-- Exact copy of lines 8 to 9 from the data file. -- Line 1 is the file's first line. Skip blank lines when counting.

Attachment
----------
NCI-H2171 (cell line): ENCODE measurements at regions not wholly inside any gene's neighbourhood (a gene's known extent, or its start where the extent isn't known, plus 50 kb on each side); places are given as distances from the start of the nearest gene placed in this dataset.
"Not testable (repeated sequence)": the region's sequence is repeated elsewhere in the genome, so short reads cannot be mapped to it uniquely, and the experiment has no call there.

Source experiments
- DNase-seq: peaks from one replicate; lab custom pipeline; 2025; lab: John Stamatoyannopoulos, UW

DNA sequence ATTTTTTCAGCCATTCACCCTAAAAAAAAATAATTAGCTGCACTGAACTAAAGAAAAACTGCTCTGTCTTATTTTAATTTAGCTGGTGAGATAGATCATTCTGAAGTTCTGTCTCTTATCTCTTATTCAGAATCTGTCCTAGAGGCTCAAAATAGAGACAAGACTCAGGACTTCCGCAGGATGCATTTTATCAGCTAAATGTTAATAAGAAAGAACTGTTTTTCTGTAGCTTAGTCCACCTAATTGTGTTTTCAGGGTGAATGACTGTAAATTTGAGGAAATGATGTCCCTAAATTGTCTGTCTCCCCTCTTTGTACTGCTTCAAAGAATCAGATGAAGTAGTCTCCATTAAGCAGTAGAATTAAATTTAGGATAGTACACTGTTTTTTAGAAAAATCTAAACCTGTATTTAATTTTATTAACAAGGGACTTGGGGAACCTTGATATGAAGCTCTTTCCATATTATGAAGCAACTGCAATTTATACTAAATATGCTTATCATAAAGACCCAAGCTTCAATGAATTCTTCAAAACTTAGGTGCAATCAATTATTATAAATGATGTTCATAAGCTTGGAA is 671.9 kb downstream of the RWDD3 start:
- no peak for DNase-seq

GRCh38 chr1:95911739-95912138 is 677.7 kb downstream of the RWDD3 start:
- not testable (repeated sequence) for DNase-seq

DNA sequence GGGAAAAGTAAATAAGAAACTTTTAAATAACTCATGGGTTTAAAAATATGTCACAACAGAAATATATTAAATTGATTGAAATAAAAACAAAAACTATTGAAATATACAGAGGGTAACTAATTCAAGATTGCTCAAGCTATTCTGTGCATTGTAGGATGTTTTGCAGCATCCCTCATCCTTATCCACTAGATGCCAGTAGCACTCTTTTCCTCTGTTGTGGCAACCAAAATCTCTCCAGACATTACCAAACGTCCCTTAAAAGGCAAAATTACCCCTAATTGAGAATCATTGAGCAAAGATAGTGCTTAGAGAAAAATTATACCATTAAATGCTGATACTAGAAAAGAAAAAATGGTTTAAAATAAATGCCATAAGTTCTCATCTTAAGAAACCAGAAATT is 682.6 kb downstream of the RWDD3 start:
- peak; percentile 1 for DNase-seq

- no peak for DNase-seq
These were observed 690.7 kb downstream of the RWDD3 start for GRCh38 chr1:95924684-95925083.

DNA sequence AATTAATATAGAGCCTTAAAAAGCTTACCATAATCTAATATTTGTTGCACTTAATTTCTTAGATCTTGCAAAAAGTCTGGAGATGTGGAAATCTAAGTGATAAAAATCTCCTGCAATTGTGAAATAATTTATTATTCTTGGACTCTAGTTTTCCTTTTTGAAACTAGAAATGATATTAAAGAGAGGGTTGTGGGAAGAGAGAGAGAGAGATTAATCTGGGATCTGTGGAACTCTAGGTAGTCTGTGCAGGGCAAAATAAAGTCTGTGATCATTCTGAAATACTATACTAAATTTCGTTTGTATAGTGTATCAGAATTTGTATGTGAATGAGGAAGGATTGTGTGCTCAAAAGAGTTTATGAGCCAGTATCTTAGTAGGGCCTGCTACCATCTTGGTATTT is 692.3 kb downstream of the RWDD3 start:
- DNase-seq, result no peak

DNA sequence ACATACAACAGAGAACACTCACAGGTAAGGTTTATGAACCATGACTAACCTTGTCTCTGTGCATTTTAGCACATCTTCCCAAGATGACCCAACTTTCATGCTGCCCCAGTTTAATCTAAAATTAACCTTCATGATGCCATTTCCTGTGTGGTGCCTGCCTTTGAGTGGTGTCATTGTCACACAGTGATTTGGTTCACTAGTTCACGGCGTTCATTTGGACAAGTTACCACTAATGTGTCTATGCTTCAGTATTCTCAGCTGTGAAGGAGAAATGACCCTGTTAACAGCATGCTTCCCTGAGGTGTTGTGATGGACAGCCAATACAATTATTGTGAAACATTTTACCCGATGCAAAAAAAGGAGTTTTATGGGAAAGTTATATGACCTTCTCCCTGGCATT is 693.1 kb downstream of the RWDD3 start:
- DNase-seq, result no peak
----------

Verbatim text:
- not testable (repeated sequence) for DNase-seq

DNA sequence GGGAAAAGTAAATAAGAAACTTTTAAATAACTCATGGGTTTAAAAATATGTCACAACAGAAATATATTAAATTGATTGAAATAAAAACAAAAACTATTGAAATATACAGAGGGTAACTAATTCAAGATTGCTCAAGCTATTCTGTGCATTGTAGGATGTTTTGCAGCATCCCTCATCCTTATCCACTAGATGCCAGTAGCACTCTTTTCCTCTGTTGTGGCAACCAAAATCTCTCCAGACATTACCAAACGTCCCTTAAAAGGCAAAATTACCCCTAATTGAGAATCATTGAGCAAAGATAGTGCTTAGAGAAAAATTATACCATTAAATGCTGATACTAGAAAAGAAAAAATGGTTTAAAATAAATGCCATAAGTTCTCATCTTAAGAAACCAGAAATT is 682.6 kb downstream of the RWDD3 start: